A professional Scottish wrestler has hit out at homophobic trolls, as well as homophobia in sport more generally, reports the Daily Mirror.
Christopher Saynt, aged 22, from Clydebank, has competed in over a hundred professional matches but has been targeted with vile abuse on several occasions on account of his sexual orientation.
He has suggested that other gay wrestlers may be too afraid to come out.
Saynt came out in January 2014, using social media to tell his fans and others in the wrestling community. Many voices were supportive, but others have since trolled him and sent hateful messages.
Speaking at the National Union of Students’ annual LGBT conference, Saynt said: “I can’t pretend it was easy coming out as gay to the wrestling community, and I worried about whether I’d be accepted by fans and fellow wrestlers. While my colleagues have been really supportive, some people have struggled to accept my sexuality.
“I’ve had some hate mail and negative responses from them, but I’ve also had huge encouragement and positive messages from many more. I’ve had people send me emails saying we don’t want to pay money to see your shows. I know of other wrestlers who are too scared of the reactions they’d get if they were to come out.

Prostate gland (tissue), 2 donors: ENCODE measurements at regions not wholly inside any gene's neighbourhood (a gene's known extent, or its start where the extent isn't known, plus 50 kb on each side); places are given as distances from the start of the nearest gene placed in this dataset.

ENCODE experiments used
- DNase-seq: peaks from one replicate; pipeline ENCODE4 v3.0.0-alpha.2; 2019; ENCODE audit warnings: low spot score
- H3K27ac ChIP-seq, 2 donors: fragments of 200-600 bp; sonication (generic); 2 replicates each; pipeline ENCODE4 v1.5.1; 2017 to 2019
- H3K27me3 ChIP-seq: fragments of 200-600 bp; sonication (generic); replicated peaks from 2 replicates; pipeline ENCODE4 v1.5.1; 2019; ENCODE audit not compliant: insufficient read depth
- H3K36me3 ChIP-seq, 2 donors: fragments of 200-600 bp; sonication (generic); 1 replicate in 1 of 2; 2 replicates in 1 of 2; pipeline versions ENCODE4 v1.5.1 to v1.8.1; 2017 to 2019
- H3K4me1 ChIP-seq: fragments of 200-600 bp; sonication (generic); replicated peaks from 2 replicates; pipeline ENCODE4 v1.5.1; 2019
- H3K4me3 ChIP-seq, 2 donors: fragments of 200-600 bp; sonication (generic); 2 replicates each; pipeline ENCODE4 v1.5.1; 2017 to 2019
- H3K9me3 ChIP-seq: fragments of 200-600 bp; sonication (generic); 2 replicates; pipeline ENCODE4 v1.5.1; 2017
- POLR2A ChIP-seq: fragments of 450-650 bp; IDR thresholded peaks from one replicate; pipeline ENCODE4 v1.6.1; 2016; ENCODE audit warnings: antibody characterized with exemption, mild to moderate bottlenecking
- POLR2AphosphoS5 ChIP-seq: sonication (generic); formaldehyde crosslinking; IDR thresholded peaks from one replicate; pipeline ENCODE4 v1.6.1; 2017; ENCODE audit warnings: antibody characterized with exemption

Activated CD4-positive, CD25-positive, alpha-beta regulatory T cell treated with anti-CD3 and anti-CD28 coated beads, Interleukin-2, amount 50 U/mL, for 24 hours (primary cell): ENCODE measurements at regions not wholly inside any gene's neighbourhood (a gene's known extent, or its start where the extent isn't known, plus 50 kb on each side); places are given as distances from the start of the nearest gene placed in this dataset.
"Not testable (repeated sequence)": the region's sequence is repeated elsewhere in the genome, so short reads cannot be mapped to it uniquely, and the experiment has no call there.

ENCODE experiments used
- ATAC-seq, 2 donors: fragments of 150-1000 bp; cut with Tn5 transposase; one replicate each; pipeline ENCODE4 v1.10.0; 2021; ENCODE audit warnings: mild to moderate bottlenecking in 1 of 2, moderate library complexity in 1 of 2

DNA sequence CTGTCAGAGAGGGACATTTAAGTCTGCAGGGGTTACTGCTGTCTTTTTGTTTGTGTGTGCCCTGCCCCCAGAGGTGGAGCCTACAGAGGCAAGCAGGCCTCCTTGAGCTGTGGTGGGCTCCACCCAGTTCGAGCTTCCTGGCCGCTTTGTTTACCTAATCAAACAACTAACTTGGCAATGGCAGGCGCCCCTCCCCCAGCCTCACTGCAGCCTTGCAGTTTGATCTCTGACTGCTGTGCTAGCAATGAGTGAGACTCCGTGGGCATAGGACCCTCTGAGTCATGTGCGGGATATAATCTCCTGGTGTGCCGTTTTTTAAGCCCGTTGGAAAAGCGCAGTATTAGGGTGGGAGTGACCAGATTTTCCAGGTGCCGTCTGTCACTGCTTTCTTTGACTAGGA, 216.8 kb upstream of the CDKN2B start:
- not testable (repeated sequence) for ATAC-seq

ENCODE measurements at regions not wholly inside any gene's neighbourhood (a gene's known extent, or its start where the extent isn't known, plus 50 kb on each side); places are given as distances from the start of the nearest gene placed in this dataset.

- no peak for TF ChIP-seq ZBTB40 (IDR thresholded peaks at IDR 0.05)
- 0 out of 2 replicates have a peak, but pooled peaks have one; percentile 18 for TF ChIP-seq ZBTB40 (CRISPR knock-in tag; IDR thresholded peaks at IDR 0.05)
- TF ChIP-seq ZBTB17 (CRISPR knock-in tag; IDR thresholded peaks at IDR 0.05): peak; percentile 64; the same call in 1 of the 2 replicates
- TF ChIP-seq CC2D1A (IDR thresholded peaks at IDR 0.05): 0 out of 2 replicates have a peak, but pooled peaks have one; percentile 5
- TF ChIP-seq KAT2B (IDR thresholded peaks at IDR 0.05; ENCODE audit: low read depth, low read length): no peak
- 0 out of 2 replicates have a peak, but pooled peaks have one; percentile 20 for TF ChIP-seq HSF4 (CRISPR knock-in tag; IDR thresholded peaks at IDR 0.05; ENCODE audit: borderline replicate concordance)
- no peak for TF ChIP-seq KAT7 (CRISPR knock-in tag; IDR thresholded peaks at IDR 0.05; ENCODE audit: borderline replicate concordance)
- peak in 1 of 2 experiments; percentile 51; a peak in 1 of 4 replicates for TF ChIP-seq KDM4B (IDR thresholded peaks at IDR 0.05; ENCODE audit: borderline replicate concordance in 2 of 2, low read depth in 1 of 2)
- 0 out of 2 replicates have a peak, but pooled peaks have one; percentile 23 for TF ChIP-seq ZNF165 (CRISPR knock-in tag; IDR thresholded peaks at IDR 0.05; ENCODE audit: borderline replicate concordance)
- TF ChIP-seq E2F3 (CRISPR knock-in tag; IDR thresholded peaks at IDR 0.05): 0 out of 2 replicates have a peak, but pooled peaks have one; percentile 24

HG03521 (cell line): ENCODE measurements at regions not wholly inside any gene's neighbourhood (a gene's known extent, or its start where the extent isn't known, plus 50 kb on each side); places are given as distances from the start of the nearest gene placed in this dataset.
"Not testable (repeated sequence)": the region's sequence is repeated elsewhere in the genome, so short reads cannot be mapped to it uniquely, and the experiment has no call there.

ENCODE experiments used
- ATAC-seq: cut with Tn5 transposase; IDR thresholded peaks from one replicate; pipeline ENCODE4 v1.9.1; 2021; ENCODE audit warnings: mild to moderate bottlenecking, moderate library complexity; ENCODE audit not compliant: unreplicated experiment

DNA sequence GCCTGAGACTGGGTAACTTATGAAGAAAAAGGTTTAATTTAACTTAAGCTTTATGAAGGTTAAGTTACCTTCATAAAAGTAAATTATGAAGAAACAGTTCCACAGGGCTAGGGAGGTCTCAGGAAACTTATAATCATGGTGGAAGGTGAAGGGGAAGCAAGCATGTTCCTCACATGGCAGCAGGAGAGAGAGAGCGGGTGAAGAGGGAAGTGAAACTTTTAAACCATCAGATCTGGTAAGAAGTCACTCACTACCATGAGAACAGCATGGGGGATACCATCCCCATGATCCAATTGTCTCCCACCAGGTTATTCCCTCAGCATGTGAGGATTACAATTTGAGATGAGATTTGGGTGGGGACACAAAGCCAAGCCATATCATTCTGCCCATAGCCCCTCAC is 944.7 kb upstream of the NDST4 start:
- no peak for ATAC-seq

He continued: “It’s a sign that prejudices still exist. When it comes down to it, wrestling is a bunch of men in their underwear, cuddling angrily. Wrestling is a very homoerotic sport – you can get two men in their underwear cuddling and hitting each other. It would be hugely hypocritical to have homophobia within our sport.”
Last year, in conversation with The Herald, Saynt explained that “a few have taken it [coming out] negatively, but that’s their choice. Some people said I did the video for publicity. But I’m not just claiming to be the first openly gay wrestler in Scotland – I have looked into it and I am.
“It upsets me that I’m the first, when you think that it’s 2014.”
Saynt insists that there is a great deal of gay influence within sport but that much depends on “the mentality of the fans and other players”.
Lani Baird, NUS Scotland LGBT Officer, said that a change of culture is needed: “It’s great to see someone like Christopher Saynt challenge the negative stereotypes and assumptions that are still attached to sport, and wrestling in particular.
“Some people will put you into a box without really understanding your identity or sexuality, and then reject you from the team.
“Sports shouldn’t just be for straight macho types – it’s for anyone who wants to get stuck in and be part of the team.”